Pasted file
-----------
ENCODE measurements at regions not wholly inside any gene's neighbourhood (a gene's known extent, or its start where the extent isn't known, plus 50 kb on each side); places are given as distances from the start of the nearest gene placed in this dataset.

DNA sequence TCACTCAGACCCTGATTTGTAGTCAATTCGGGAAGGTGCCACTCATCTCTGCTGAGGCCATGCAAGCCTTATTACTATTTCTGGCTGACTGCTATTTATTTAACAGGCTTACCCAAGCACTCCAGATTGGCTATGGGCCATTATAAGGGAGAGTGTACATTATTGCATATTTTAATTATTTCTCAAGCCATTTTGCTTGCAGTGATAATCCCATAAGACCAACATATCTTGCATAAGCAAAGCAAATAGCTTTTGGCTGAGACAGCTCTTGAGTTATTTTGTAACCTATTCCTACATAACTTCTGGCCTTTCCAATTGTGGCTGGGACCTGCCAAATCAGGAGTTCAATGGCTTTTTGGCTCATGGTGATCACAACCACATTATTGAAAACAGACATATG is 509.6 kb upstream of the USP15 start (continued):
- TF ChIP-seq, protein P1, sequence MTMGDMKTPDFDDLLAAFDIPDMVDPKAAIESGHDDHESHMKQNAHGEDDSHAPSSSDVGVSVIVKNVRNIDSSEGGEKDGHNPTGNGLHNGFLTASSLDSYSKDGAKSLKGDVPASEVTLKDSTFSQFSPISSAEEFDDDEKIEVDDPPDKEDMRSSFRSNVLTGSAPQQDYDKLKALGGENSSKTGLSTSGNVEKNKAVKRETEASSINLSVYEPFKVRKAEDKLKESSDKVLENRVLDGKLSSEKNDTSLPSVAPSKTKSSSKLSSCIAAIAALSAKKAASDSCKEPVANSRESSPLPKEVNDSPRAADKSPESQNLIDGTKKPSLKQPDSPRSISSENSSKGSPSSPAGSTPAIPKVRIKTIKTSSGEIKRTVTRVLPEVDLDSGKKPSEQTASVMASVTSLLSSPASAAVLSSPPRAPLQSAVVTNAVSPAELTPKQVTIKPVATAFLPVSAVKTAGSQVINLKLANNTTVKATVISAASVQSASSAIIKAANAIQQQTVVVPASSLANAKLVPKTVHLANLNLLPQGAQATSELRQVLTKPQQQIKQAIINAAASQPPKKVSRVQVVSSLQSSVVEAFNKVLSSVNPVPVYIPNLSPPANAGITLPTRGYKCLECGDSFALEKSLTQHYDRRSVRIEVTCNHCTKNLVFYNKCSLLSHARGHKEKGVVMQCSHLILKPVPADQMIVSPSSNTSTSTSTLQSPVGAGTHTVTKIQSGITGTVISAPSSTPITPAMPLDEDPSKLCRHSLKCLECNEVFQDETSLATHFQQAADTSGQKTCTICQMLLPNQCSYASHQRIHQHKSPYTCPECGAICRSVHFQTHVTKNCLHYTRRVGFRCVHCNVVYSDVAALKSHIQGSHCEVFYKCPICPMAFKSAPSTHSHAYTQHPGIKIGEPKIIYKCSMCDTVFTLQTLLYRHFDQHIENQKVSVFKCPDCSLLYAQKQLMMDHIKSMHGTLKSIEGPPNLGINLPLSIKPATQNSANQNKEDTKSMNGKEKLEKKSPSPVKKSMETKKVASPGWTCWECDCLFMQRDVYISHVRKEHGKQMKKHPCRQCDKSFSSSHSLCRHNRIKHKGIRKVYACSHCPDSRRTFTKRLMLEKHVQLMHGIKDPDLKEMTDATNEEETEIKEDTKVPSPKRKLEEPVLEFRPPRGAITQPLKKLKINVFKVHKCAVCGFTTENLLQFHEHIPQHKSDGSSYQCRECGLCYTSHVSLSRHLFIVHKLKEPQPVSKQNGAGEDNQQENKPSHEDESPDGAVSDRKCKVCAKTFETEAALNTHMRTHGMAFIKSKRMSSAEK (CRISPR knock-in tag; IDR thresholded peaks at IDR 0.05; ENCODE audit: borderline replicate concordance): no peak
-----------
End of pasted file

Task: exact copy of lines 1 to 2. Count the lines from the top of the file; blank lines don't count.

ENCODE measurements at regions not wholly inside any gene's neighbourhood (a gene's known extent, or its start where the extent isn't known, plus 50 kb on each side); places are given as distances from the start of the nearest gene placed in this dataset.

DNA sequence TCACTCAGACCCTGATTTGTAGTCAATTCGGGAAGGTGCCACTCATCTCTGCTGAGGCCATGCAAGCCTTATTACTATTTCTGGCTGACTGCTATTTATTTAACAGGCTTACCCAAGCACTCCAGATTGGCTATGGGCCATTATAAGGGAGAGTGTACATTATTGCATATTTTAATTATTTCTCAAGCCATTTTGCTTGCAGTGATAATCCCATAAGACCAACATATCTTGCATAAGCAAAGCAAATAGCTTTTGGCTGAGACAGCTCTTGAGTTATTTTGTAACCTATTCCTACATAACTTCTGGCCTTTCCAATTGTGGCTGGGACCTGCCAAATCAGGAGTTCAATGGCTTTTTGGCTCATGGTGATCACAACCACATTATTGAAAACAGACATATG is 509.6 kb upstream of the USP15 start (continued):